Bassil Asks UNRWA to Unregister Palestinians who Leave Lebanon
Foreign Minister Jebran Bassil on Thursday called on the U.N. agency for Palestinian refugees UNRWA to “unregister every Palestinian refugee who stays outside Lebanon or acquires the citizenship of another country.”
“This would alleviate its financial burden and would contribute to lowering the numbers of Palestinian refugees in Lebanon without harming the right to return (to Palestinian territories occupied in 1948 and 1967), which is sacred,” Bassil told a Rome summit aimed at discussing UNRWA's future.
The UN agency faces an unprecedented crisis after the U.S. froze tens of millions of dollars in funding.
“We call on the international community to organize a campaign for the voluntary return of Palestinian refugees, seeing as all the prerequisites of a safe and dignified return are available,” Bassil added.
Lebanese authorities had in December announced that more than 174,000 Palestinian refugees live in Lebanon, in the first-ever census of its kind for a country where demographics have long been a sensitive subject.
The census was carried out by the government's Lebanese-Palestinian Dialogue Committee in 12 Palestinian camps as well as 156 informal "gatherings" across the country.
The result of 174,422 Palestinian refugees is much lower than previous estimates of up to 500,000.
Palestinians began taking refuge in Lebanon with the creation of Israel in 1948, setting up camps that have since transformed into bustling, urban districts.
But their presence has long been a controversial in Lebanon, with many blaming it for the eruption of the bitter war that ravaged the country between 1975 and 1990.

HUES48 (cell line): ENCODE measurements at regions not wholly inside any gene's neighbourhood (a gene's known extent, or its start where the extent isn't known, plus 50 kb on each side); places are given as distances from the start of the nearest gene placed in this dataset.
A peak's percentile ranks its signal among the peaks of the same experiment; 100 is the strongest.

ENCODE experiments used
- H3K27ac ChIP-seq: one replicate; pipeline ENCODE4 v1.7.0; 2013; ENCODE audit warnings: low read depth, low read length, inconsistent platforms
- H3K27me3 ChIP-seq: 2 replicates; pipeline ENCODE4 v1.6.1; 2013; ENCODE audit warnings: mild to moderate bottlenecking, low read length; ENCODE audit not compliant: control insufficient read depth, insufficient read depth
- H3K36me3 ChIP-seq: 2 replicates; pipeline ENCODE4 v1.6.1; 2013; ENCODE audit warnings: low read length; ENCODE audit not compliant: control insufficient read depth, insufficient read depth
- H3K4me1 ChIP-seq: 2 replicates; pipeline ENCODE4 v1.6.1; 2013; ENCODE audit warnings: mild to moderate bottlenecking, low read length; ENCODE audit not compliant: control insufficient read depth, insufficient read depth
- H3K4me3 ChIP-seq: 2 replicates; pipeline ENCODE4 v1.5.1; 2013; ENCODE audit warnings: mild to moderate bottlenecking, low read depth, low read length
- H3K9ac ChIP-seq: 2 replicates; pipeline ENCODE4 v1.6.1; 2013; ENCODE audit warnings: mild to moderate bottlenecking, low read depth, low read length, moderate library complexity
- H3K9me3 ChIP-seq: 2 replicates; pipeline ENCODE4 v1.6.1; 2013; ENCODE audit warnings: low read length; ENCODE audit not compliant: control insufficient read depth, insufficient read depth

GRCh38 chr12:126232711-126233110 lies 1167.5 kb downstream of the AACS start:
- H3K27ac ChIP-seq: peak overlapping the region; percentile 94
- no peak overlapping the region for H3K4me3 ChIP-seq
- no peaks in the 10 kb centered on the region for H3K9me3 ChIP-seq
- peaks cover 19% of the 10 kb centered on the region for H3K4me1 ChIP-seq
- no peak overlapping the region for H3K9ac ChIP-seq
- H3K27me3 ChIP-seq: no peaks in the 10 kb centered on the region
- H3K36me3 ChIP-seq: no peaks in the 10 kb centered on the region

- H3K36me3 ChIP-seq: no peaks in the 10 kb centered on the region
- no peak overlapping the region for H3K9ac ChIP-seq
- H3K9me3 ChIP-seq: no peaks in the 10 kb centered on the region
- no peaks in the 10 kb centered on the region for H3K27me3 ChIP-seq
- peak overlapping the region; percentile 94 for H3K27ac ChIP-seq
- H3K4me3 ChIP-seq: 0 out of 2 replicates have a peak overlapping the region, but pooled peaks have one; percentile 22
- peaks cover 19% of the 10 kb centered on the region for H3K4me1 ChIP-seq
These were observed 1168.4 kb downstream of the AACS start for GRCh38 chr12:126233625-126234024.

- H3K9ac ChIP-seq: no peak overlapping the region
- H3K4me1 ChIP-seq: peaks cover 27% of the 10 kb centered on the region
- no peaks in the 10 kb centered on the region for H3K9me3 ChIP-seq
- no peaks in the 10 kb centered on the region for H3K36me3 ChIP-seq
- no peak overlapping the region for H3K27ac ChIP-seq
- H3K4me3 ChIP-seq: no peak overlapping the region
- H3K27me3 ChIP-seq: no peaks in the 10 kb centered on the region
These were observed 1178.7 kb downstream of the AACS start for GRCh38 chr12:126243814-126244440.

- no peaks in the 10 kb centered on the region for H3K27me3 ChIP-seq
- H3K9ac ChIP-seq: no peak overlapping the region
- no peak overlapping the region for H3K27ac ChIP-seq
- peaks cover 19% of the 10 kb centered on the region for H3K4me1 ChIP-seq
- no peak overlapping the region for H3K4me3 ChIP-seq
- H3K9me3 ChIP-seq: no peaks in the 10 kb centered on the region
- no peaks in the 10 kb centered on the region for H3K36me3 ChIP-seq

Lebanon has not carried out a census of its own citizens since 1932, making the 2017 count even more remarkable.
It sheds light on the living conditions of 174,422 Palestinian refugees, as well as another 18,601 Palestinians who fled the neighboring conflict in Syria to camps in Lebanon.
Lebanon's Palestinian camps suffer serious problems, with varying degrees of poverty, overcrowding, unemployment, poor housing conditions and lack of infrastructure.
Announcing the results, Prime Minister Saad Hariri said Lebanon had a "duty" towards Palestinians but insisted that Lebanon would, under no circumstances, accept their naturalization.
Palestinian officials have also consistently rejected permanent resettlement in Lebanon because of their longstanding demand that those who fled or were forced out of their homes with the creation of Israel be granted the right of return.
The census result is much lower than the 469,331 people registered in Lebanon with the U.N.'s Palestinian refugee agency.
"UNRWA does not have a headcount of Palestinian refugees who are currently residing in Lebanon. What we have as an agency are official registration records for the number of registered Palestine refugees in Lebanon," spokeswoman Huda Samra told AFP at the time.
"If someone registered with UNRWA in Lebanon decided to live outside Lebanon, they don't notify us," she said.